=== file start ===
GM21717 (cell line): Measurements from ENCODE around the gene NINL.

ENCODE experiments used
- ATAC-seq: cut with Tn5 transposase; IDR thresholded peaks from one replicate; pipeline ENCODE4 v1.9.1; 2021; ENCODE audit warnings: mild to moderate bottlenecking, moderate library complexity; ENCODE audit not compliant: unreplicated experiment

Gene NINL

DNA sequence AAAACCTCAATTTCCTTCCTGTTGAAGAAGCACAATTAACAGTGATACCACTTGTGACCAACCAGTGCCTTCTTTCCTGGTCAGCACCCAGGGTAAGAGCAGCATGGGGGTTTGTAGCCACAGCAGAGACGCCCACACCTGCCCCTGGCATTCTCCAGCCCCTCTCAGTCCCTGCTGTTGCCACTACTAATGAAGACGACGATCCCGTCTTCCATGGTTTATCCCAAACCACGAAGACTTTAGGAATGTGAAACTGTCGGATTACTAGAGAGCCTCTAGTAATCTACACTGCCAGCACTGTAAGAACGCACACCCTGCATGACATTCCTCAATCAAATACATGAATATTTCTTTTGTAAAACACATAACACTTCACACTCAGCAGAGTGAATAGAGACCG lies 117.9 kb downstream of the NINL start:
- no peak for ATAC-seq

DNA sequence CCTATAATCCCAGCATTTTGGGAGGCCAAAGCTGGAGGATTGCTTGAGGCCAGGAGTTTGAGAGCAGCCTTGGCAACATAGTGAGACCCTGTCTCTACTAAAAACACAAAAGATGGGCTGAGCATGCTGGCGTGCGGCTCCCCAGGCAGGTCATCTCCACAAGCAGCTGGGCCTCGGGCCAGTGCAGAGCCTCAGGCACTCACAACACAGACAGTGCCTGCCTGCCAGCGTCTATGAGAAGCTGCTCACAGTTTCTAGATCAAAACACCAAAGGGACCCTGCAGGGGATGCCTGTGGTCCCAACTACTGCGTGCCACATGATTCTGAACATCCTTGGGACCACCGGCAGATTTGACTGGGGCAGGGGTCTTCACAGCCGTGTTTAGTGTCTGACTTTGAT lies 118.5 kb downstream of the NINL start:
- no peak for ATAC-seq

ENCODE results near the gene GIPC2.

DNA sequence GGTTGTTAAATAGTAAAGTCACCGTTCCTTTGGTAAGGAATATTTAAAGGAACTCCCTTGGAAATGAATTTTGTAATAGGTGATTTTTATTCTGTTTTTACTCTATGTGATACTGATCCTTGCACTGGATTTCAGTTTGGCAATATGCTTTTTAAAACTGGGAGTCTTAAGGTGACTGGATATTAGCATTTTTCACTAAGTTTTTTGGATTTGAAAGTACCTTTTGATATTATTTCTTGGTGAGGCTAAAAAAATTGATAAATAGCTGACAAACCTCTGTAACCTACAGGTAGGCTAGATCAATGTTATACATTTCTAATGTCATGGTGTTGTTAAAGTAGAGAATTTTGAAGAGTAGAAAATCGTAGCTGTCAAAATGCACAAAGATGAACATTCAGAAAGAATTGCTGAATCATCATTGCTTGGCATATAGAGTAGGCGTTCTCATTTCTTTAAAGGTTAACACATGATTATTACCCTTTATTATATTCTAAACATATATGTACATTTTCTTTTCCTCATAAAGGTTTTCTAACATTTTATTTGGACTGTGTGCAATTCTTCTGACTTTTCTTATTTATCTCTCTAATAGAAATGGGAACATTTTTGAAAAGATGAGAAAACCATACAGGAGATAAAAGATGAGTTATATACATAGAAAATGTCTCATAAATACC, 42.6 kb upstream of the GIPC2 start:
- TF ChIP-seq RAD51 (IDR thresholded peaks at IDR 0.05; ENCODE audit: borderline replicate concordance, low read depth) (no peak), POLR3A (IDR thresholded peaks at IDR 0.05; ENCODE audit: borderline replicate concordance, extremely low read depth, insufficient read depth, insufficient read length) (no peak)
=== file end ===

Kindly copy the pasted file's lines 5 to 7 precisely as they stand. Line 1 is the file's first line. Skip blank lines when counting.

DNA sequence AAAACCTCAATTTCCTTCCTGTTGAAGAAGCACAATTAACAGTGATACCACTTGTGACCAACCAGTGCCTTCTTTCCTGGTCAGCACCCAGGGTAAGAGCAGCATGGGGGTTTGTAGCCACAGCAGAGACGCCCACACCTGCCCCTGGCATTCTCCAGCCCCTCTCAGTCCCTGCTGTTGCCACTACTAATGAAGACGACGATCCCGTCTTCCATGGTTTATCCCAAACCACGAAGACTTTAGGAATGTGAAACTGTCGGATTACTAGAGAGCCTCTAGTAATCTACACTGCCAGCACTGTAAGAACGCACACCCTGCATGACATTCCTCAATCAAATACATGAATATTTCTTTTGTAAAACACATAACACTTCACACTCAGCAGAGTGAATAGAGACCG lies 117.9 kb downstream of the NINL start:
- no peak for ATAC-seq

DNA sequence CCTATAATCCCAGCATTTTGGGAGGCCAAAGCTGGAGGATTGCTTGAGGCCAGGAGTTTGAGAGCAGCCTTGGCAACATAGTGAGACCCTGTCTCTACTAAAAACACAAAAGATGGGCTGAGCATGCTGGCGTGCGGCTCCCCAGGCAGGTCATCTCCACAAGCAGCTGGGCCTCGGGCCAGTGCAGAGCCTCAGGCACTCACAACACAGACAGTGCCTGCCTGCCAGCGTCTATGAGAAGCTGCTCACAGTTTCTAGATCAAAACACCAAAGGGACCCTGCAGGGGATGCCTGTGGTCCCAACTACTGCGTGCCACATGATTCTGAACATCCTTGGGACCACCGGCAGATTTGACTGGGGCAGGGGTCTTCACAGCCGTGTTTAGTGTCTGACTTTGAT lies 118.5 kb downstream of the NINL start: